In recent years, alliances have become even more popular than mergers and acquisitions. Alliance formation has led to the emergence of interconnected firms, which are embedded in alliance networks. This paper offers a theory of network resources to evaluate the competitive advantage of interconnected firms. It distinguishes shared resources from non-shared resources, identifies various types of rent, and illustrates how firm-, relation-, and partner-specific factors determine the contribution of network resources to the rents that interconnected firms extract from their alliance networks. This paper revisits traditional assumptions of the resource-based view and suggests that the nature of relationships may matter more than the nature of resources in creating and sustaining the competitive advantage of interconnected firms.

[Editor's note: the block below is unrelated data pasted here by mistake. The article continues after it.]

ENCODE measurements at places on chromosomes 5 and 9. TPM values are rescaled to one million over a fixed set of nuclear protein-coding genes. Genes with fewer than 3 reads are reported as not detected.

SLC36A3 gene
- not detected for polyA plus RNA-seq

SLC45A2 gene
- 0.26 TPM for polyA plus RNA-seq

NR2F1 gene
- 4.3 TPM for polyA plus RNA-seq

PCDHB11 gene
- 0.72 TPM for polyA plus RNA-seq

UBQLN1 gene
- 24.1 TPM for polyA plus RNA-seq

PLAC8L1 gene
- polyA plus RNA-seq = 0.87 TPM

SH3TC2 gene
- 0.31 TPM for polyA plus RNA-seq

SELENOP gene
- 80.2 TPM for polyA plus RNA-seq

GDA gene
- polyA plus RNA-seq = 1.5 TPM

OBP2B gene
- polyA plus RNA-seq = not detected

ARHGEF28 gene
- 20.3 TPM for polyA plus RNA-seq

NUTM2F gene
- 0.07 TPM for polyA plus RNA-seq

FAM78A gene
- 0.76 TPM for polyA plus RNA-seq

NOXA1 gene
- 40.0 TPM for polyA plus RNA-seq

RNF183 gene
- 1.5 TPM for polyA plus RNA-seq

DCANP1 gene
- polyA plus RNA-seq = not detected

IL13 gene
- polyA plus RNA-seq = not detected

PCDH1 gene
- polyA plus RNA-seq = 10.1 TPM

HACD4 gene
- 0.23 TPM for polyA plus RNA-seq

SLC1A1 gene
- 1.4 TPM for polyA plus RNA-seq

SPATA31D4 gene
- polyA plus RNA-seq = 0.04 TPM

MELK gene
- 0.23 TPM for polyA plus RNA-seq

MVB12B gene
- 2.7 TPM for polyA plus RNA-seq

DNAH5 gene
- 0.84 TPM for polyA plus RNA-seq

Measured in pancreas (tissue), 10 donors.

Lavie, D. (2006), "Interconnected Firms and the Value of Network Resources", Cooper, C.L. and Finkelstein, S. (Ed.) Advances in Mergers and Acquisitions (Advances in Mergers & Acquisitions, Vol. 5), Emerald Group Publishing Limited, Bingley, pp. 127-141. https://doi.org/10.1016/S1479-361X(06)05007-1
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